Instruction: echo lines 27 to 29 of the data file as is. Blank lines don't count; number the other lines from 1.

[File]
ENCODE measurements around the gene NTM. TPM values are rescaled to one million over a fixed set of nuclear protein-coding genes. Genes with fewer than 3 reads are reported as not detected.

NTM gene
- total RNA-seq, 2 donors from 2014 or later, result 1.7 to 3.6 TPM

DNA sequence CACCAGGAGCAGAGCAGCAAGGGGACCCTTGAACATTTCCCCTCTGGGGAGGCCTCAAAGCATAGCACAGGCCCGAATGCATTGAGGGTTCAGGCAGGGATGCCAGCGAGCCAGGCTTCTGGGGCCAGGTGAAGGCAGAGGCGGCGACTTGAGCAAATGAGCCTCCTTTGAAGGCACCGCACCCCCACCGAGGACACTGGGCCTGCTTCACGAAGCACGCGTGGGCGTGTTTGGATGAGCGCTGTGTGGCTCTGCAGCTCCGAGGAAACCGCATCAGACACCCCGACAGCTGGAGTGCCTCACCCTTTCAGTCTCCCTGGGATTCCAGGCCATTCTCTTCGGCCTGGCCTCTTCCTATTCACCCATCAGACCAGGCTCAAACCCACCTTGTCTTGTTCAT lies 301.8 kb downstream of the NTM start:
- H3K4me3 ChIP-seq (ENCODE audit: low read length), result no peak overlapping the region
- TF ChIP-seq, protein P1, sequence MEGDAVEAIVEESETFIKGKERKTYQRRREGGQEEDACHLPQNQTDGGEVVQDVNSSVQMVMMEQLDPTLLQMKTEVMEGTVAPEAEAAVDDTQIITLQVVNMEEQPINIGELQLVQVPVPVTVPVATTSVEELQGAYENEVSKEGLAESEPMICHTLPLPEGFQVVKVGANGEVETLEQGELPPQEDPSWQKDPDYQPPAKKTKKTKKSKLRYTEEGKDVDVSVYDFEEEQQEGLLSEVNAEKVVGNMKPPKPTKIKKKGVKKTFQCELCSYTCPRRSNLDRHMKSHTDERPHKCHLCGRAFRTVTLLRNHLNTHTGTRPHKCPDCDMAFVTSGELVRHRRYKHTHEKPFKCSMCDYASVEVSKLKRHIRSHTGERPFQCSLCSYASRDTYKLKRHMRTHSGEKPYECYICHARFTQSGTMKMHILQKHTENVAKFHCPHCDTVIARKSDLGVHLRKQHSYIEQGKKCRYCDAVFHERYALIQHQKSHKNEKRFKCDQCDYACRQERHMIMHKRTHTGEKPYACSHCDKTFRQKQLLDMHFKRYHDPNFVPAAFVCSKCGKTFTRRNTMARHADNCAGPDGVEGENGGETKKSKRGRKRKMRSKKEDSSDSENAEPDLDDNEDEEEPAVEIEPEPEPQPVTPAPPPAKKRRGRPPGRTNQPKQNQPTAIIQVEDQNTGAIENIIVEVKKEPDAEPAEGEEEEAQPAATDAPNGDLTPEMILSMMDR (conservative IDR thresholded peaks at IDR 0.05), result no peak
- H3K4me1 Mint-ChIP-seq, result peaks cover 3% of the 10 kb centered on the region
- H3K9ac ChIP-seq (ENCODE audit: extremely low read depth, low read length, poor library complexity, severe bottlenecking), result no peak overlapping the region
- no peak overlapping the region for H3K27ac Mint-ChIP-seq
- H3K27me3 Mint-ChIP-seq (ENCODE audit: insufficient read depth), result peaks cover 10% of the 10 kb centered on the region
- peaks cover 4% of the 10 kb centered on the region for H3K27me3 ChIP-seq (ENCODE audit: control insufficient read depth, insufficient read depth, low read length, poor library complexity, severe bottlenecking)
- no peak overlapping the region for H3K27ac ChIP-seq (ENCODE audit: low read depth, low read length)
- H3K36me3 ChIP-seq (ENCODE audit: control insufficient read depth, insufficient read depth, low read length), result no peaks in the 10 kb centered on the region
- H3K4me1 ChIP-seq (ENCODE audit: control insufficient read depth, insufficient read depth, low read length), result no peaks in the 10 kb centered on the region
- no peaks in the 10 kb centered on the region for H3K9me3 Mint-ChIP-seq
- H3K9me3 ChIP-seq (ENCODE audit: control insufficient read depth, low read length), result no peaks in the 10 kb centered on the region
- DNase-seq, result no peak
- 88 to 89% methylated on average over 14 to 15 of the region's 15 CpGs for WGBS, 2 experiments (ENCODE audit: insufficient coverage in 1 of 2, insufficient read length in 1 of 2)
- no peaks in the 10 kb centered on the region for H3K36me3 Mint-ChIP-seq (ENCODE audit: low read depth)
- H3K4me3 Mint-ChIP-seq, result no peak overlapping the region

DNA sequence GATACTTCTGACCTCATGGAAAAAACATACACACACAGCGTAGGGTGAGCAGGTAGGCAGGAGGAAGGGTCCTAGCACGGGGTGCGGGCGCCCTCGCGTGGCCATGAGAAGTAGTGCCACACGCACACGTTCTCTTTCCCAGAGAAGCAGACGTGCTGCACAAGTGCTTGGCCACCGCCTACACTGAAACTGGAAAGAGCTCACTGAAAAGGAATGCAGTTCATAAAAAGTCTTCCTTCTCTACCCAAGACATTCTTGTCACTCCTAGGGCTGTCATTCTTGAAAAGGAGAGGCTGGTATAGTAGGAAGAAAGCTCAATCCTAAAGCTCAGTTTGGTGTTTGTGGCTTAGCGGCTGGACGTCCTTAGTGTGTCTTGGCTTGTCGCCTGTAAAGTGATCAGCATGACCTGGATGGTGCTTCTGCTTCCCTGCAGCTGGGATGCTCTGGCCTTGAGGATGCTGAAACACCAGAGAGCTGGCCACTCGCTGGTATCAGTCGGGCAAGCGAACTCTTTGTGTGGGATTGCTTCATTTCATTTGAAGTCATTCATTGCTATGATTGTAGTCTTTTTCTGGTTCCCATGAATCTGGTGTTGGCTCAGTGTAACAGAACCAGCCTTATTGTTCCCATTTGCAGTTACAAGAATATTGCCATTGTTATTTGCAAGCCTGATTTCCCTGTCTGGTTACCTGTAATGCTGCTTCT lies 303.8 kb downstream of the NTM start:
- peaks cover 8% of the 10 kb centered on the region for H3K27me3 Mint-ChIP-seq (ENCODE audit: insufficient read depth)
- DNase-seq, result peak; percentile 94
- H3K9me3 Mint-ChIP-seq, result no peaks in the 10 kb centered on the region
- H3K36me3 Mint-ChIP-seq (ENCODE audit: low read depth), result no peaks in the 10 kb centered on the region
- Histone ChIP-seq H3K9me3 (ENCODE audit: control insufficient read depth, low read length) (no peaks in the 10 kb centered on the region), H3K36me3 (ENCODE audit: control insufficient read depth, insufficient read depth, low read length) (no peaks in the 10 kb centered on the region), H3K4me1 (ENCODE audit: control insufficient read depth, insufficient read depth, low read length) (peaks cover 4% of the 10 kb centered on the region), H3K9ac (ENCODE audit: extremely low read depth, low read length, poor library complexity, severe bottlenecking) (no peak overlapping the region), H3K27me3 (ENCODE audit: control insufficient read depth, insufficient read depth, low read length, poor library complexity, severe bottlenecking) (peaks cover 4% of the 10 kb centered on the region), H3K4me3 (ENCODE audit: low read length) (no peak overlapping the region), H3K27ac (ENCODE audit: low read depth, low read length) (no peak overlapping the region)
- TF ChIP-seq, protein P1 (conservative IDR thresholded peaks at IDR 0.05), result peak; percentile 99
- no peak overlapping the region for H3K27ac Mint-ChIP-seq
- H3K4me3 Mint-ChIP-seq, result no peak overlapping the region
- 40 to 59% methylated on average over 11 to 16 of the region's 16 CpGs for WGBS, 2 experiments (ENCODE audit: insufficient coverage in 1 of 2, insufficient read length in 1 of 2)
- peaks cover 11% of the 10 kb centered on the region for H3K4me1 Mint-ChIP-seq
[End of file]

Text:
- TF ChIP-seq, protein P1 (conservative IDR thresholded peaks at IDR 0.05), result peak; percentile 99
- no peak overlapping the region for H3K27ac Mint-ChIP-seq
- H3K4me3 Mint-ChIP-seq, result no peak overlapping the region